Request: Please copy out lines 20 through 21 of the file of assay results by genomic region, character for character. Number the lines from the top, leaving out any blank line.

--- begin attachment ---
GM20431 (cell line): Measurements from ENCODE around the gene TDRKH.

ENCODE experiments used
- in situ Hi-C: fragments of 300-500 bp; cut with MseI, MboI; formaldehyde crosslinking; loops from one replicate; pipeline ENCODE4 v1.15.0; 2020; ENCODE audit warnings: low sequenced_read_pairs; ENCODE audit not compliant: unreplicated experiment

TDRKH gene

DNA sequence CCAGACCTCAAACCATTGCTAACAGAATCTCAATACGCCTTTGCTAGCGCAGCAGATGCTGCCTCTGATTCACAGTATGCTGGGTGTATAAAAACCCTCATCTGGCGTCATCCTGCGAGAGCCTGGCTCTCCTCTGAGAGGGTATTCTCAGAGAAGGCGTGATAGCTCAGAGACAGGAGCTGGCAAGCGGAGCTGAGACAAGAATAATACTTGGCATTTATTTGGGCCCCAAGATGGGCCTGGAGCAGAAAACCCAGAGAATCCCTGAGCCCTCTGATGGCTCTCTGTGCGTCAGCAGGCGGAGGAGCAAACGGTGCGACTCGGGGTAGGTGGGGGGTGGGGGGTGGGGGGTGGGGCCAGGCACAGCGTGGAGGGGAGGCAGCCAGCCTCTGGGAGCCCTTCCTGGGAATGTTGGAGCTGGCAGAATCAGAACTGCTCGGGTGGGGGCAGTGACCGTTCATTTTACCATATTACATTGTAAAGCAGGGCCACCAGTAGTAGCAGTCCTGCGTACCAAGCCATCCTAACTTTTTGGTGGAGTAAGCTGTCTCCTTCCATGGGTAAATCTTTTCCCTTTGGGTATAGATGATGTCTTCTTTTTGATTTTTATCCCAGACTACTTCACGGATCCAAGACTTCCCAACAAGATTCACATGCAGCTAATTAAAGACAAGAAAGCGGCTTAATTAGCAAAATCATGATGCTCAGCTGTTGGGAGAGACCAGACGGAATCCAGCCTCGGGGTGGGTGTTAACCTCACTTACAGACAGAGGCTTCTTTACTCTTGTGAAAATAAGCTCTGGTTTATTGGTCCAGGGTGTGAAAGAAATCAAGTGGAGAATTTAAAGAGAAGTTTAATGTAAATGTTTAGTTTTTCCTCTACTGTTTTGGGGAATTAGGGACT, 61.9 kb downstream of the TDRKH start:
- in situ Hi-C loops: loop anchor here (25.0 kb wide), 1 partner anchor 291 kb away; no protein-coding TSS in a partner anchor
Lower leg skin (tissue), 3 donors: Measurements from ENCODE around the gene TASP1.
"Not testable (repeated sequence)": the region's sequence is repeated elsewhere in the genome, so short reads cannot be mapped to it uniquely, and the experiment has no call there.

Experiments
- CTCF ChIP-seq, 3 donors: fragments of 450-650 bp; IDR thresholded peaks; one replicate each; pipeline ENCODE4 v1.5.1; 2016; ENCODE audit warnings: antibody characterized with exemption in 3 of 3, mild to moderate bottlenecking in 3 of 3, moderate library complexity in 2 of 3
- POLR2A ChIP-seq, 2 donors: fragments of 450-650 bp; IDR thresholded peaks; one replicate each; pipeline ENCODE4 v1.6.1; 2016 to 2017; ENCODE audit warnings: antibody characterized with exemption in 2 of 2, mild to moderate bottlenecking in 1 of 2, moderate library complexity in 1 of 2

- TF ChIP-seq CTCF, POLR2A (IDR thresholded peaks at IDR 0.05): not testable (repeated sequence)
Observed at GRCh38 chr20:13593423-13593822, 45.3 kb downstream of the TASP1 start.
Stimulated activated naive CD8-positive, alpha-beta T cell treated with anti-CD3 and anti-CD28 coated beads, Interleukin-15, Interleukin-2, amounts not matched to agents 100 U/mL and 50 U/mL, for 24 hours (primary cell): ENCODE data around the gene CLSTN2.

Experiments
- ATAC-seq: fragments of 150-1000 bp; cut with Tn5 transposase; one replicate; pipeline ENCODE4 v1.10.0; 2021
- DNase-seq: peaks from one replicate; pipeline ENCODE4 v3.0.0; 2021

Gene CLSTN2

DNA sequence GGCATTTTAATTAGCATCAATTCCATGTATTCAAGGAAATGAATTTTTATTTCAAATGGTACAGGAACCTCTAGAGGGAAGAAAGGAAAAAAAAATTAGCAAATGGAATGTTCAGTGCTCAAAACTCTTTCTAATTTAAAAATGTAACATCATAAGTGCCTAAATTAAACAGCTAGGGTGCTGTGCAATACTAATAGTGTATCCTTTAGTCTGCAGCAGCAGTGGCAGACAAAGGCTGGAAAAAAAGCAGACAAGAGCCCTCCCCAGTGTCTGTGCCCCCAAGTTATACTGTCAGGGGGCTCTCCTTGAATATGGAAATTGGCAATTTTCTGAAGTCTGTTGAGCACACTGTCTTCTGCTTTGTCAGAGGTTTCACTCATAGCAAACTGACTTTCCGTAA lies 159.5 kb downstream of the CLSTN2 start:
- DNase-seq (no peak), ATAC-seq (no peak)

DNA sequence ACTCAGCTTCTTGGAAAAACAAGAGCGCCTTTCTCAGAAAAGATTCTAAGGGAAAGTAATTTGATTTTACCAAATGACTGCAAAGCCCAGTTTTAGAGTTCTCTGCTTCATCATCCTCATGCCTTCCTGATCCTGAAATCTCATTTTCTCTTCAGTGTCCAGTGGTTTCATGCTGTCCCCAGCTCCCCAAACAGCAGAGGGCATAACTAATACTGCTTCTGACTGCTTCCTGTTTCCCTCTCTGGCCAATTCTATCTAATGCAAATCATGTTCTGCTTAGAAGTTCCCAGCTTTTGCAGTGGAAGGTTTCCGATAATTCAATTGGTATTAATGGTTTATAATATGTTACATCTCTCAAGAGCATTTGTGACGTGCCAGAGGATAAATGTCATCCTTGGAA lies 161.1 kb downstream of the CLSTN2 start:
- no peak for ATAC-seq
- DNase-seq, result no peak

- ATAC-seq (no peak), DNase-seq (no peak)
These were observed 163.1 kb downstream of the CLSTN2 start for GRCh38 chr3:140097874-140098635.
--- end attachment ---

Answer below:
- DNase-seq (no peak), ATAC-seq (no peak)

DNA sequence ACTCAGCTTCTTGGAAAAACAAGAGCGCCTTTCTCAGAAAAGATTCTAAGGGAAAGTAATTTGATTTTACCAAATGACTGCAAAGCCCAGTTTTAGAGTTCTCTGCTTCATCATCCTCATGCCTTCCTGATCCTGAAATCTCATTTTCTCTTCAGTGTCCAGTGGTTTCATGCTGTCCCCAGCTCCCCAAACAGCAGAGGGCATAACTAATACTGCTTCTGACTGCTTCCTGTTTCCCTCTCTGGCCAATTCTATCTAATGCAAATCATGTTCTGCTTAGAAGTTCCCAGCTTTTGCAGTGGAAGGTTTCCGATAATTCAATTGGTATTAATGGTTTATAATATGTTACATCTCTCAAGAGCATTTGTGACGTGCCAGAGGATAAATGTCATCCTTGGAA lies 161.1 kb downstream of the CLSTN2 start: